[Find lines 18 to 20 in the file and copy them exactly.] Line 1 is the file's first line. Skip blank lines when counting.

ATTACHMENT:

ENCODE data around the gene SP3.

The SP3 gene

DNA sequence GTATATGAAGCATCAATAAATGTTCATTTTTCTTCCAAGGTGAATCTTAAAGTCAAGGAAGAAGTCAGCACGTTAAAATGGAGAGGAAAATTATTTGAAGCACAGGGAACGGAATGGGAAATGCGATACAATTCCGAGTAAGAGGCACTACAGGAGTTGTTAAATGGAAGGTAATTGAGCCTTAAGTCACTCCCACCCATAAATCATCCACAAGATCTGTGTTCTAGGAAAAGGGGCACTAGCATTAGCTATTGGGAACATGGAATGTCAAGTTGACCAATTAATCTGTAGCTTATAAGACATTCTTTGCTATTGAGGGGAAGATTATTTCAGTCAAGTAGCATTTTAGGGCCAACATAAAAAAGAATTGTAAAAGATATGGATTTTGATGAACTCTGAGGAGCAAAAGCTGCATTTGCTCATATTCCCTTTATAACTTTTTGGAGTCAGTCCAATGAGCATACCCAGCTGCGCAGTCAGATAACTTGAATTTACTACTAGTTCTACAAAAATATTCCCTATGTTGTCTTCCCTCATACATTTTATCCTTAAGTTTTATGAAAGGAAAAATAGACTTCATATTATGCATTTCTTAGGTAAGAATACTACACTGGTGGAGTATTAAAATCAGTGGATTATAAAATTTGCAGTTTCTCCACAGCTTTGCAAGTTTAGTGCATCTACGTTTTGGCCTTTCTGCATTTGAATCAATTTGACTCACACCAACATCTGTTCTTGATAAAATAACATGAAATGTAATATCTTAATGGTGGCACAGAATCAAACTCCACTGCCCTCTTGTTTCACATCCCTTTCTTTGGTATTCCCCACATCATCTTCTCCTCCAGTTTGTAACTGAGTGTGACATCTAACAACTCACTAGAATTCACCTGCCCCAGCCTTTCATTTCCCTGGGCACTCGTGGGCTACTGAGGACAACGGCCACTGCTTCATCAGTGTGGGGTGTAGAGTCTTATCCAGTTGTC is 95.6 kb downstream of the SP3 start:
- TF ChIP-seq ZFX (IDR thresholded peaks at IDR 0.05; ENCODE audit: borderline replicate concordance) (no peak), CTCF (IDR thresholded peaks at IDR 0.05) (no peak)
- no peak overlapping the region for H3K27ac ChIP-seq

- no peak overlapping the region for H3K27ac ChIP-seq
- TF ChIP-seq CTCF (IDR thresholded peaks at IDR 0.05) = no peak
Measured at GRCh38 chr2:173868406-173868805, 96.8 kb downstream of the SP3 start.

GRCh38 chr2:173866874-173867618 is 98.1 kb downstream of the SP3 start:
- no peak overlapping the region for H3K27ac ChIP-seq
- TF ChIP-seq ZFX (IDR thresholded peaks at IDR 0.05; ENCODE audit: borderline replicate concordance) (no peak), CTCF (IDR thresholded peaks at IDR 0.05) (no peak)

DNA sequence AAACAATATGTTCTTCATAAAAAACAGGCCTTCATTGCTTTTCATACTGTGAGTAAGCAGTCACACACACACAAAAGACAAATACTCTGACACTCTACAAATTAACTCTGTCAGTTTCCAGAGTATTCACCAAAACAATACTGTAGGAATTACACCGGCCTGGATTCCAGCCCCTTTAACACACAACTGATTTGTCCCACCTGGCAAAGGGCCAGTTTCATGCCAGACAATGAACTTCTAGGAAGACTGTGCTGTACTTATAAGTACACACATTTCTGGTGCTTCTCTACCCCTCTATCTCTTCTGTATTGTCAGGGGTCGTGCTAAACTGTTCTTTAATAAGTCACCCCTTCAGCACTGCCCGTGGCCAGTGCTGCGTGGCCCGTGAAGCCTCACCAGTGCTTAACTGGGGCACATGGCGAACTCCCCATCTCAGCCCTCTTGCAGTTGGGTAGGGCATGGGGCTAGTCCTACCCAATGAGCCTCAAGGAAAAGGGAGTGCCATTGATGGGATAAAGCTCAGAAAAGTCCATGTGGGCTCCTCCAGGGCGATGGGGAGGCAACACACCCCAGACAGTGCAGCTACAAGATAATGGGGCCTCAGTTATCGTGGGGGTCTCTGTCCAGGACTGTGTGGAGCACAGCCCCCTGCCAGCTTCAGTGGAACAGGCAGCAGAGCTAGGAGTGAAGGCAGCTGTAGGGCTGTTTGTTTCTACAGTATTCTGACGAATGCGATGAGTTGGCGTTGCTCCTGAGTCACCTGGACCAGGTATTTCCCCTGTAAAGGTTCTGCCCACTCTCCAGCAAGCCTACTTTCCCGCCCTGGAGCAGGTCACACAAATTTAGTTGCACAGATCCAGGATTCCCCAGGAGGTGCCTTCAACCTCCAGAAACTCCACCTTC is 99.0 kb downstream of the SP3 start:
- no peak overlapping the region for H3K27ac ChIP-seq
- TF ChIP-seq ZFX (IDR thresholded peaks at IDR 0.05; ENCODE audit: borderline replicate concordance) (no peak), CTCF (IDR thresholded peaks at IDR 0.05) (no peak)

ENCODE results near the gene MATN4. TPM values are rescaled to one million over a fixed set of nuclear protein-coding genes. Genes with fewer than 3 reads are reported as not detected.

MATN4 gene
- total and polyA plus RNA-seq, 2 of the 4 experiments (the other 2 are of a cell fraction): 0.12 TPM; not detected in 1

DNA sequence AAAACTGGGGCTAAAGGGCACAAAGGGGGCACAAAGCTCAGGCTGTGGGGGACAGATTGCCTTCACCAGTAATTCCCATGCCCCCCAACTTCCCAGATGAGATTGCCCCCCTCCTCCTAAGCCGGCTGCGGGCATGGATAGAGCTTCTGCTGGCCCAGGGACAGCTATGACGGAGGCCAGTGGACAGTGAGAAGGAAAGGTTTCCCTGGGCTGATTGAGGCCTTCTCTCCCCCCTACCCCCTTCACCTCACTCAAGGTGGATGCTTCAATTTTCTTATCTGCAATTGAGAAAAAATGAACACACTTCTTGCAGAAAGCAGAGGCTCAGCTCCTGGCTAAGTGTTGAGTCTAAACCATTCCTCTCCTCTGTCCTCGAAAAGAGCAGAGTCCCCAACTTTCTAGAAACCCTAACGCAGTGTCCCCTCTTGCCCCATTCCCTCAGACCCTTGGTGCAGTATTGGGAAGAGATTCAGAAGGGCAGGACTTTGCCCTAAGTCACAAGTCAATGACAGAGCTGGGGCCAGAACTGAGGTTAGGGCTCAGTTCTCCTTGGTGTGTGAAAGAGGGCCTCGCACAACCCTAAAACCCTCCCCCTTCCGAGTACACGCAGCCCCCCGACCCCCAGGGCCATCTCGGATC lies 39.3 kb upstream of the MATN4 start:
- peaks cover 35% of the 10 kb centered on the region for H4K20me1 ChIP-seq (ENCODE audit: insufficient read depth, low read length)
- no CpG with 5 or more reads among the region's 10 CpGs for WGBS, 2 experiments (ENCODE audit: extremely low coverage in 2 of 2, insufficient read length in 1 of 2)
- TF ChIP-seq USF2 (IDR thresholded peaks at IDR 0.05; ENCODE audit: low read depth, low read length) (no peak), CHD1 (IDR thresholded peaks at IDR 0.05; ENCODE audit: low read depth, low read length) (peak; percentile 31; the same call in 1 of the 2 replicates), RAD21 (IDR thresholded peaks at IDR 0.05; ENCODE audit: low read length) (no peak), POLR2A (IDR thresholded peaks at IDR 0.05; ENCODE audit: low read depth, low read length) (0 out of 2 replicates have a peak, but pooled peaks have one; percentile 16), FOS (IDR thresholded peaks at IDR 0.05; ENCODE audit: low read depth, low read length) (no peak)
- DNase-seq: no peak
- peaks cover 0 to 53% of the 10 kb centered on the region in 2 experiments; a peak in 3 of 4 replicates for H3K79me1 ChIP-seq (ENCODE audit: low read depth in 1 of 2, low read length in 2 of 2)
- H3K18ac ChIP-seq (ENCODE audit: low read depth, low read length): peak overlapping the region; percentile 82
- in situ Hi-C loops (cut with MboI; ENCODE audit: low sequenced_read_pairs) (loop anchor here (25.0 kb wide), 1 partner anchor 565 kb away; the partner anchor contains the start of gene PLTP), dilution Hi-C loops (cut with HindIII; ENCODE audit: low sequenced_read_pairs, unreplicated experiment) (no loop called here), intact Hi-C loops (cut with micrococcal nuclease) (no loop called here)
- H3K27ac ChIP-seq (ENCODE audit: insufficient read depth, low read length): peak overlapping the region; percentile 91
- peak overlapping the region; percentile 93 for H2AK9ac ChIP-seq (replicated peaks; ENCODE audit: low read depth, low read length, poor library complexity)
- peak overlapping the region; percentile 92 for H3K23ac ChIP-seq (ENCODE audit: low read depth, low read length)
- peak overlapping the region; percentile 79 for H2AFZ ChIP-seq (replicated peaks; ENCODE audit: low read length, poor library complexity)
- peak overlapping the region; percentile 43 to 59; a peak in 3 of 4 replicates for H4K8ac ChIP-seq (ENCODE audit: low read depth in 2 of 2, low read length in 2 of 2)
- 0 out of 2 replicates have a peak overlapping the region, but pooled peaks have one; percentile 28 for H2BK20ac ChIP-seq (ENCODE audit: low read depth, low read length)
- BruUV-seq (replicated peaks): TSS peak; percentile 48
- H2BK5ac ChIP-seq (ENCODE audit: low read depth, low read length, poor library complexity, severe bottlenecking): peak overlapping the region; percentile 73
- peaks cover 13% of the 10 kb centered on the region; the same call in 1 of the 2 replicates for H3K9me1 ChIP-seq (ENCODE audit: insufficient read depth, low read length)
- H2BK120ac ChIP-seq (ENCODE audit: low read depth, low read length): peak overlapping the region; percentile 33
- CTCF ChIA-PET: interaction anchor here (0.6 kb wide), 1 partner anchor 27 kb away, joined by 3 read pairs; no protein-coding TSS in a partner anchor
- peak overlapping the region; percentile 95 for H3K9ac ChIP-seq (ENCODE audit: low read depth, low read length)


DNA sequence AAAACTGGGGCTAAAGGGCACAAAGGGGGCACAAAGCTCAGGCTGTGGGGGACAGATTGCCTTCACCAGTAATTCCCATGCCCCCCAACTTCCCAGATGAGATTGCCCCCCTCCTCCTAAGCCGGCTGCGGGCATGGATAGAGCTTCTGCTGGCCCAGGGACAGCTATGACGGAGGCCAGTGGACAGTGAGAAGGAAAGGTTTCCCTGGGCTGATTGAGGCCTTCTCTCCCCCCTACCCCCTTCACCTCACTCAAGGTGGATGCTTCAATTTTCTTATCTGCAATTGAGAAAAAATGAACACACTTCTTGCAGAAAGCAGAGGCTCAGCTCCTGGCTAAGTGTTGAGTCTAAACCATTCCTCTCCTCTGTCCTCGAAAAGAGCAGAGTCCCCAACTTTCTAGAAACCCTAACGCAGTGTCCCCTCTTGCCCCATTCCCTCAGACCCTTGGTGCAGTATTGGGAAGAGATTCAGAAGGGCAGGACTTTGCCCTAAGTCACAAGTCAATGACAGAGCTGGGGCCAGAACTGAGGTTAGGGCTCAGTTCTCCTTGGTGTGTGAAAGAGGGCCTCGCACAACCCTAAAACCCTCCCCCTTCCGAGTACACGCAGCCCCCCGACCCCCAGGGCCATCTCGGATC lies 39.3 kb upstream of the MATN4 start:
- peaks cover 35% of the 10 kb centered on the region for H4K20me1 ChIP-seq (ENCODE audit: insufficient read depth, low read length)
- no CpG with 5 or more reads among the region's 10 CpGs for WGBS, 2 experiments (ENCODE audit: extremely low coverage in 2 of 2, insufficient read length in 1 of 2)